2   0                     2   0

                                                           
         1 - 0     0       1                 1
                                   0  (0 )  (20 )  0
H() =                         2                2       
         0 otherwise
        1 0 jn                        0
                                                                  n0
h[n] 
       2  0 e d                   
                                       
                                h[n]  
                                        1 sin( n)                   n0
    1     jn 0                        n
                                       

                                                0
        e
  2 jn       0
                                                  sin( x)
   1 1                          sinc( x) 
        e jn0  e  jn0                         x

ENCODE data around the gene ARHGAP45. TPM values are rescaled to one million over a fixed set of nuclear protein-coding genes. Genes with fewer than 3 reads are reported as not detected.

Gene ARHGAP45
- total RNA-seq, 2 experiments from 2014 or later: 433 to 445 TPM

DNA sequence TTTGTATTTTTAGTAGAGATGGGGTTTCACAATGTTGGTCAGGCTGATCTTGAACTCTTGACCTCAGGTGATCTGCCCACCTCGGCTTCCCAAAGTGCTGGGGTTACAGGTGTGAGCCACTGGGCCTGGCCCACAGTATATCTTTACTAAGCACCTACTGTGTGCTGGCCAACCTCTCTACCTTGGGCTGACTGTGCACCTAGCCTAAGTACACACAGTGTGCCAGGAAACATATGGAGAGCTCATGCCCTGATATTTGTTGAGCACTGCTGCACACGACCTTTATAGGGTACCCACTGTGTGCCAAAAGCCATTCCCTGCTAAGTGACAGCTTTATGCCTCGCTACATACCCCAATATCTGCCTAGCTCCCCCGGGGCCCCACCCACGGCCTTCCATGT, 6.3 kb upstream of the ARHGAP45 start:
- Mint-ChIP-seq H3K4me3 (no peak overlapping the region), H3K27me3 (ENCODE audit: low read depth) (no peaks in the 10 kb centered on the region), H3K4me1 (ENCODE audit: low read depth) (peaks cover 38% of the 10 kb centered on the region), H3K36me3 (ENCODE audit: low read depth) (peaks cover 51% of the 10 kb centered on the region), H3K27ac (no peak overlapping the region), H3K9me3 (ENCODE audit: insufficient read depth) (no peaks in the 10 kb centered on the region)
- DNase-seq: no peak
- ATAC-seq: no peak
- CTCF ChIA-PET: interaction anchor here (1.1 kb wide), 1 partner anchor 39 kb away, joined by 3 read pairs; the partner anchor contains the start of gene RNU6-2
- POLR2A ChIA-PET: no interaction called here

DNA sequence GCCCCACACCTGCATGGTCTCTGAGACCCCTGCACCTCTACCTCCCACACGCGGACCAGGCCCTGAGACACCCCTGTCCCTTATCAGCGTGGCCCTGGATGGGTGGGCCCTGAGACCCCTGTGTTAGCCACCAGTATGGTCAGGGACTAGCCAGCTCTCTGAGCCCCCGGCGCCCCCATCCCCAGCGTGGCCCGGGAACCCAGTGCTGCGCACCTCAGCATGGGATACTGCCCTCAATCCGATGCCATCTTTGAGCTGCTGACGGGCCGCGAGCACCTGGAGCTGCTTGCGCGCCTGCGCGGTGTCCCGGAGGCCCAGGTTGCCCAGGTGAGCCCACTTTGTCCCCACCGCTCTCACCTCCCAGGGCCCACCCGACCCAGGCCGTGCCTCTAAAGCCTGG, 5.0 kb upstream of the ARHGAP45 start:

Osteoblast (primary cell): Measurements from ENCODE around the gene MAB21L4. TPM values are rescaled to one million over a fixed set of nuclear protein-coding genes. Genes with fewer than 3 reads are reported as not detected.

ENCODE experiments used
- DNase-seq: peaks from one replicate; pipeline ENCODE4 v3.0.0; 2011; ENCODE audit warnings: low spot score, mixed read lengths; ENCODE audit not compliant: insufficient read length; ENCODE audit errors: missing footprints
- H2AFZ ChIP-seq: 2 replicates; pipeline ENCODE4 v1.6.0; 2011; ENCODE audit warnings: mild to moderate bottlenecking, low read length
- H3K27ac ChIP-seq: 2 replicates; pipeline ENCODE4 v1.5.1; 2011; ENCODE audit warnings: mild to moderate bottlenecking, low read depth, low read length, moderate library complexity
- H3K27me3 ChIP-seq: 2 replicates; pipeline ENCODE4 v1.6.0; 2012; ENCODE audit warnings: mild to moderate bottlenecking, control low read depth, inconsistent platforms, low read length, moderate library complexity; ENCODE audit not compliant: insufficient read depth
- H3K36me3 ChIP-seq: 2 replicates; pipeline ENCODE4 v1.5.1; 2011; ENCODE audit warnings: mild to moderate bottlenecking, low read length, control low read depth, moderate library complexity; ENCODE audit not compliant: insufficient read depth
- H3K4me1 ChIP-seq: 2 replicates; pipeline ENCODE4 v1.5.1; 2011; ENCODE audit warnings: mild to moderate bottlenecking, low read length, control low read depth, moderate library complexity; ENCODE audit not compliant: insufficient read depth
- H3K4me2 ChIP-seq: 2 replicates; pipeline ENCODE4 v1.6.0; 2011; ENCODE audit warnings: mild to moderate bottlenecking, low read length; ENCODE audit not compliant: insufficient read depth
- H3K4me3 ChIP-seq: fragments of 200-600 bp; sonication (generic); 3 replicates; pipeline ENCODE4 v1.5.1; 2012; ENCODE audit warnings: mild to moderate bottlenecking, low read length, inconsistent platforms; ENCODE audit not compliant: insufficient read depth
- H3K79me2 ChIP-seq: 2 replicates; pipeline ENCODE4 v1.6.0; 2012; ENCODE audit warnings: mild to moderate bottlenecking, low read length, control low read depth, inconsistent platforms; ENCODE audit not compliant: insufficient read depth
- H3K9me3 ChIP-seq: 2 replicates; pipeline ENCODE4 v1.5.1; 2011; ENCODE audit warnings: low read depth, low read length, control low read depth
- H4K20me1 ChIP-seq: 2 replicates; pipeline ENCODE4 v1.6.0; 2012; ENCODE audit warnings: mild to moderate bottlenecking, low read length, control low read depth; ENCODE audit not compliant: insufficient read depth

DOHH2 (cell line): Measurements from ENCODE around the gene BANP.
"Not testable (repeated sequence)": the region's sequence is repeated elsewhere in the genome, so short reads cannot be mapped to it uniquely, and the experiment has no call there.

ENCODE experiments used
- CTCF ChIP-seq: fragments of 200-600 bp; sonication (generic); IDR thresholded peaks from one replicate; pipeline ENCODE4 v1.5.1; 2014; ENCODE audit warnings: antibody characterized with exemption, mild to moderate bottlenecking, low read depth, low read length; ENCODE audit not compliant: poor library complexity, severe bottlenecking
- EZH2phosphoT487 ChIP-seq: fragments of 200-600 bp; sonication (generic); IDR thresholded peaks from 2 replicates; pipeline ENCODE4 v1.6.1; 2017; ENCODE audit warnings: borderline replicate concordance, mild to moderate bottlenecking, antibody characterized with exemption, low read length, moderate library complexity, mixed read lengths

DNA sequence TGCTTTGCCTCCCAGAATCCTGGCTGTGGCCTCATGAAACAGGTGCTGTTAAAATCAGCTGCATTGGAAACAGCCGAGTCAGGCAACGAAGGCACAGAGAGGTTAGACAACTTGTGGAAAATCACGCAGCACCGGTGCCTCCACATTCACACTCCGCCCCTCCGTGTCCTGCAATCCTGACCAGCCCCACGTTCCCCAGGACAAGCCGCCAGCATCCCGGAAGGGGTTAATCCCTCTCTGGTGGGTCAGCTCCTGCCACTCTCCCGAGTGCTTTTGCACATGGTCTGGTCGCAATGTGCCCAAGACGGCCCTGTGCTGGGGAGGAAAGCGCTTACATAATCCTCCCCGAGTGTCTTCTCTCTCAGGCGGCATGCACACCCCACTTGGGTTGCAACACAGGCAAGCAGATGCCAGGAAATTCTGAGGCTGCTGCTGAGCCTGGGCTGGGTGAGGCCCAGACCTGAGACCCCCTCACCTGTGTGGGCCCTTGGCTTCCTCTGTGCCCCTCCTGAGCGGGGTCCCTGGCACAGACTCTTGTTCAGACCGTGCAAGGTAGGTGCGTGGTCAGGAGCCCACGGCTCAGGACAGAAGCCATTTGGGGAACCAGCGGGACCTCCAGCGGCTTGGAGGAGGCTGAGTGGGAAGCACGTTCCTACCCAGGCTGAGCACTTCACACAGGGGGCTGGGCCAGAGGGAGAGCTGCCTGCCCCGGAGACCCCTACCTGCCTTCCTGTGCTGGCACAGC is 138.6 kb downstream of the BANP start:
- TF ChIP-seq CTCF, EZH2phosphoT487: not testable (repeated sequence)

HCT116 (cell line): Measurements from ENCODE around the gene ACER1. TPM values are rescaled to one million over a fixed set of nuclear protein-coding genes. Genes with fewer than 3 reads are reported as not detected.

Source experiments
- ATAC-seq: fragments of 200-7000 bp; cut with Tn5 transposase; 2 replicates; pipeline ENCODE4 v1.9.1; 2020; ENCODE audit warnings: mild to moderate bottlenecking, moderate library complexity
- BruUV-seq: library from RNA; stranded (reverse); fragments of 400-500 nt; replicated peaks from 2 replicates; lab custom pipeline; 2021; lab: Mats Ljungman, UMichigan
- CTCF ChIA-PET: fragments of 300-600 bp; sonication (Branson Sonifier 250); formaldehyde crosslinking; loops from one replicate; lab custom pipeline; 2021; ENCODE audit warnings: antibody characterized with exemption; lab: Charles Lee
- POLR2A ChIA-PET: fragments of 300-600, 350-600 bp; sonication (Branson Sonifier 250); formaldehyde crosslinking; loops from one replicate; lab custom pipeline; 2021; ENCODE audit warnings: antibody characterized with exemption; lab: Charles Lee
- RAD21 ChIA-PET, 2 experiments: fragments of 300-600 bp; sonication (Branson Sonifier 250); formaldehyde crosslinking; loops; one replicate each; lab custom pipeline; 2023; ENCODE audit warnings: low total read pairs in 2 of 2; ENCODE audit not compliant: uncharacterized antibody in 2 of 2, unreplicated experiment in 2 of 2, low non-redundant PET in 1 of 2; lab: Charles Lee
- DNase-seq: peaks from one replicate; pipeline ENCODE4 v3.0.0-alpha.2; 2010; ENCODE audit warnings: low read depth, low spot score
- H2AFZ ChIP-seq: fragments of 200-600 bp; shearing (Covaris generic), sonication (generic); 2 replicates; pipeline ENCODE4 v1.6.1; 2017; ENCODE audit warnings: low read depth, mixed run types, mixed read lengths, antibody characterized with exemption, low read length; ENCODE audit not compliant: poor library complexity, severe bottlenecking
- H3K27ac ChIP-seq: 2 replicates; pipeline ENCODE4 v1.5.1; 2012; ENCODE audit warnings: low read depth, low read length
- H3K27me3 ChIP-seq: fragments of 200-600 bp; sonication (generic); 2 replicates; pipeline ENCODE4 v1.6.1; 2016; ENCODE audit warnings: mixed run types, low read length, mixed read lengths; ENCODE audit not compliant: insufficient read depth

n 2 j                   
                                          1              1 
                                h[n]       sin(0 n)          n  sin c(0 n)
or                                       n              n  0
                                                             
        1                       or
h[n]     sin( 0 n)                     0
       n                       h[n]         sinc(0 n) -  n  
                                         
 Impulse Response of the Ideal LP
              Filter
• The impulse response of the ideal low pass filter is:

                         0
                h[n]         sinc(0 n) -  n  
                         